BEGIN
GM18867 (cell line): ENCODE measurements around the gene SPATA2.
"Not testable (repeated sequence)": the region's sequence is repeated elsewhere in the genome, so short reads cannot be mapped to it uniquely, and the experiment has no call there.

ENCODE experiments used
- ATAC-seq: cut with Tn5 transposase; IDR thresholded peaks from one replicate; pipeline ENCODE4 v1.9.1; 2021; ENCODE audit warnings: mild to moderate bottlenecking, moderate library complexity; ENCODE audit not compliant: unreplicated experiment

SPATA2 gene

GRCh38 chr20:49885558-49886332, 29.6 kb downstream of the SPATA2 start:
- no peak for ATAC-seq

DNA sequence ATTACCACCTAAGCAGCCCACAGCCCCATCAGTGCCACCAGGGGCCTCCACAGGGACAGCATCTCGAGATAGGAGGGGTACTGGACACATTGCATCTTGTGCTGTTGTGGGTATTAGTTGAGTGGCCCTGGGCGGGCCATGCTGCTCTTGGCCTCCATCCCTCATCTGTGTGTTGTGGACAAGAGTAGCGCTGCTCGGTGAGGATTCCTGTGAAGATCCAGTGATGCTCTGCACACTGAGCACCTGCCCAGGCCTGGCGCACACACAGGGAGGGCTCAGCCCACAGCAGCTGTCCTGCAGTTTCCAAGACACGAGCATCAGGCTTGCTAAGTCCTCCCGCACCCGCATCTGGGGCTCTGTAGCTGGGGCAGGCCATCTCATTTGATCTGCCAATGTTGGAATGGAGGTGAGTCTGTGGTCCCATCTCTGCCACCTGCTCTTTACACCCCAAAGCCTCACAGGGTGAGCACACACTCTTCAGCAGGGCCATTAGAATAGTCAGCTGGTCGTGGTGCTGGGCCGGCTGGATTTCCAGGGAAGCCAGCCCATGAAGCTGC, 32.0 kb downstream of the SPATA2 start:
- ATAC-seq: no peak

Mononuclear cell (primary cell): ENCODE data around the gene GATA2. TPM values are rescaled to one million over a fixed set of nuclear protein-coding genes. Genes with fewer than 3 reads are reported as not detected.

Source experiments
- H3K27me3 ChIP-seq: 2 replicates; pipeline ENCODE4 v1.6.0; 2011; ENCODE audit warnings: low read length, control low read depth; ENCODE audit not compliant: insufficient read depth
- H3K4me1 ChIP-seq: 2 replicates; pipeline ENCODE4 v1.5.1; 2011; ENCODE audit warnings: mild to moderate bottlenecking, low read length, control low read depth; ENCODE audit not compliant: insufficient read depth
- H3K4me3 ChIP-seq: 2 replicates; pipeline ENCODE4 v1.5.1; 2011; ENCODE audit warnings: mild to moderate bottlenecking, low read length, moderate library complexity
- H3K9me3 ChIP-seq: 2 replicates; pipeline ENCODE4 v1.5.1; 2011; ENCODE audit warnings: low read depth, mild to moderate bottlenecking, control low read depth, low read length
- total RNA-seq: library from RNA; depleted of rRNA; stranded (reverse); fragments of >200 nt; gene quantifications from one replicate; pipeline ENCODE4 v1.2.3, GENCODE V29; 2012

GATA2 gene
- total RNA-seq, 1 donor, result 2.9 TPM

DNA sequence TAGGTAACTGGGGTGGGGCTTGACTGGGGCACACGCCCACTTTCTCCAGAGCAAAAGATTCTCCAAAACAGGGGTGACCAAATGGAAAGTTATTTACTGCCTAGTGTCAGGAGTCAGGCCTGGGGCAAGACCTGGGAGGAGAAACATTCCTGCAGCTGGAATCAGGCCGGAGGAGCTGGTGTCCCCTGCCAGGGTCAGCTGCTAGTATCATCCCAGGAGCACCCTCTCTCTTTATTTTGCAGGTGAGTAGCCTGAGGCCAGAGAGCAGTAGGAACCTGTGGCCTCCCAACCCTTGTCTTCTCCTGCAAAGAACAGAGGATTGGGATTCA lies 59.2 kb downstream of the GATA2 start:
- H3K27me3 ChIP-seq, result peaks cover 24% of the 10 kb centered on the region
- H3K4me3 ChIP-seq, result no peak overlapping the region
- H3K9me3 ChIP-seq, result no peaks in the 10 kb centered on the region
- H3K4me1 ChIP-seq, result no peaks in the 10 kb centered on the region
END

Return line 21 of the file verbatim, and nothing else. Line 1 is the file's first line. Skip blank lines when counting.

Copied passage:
- H3K4me3 ChIP-seq, result no peak overlapping the region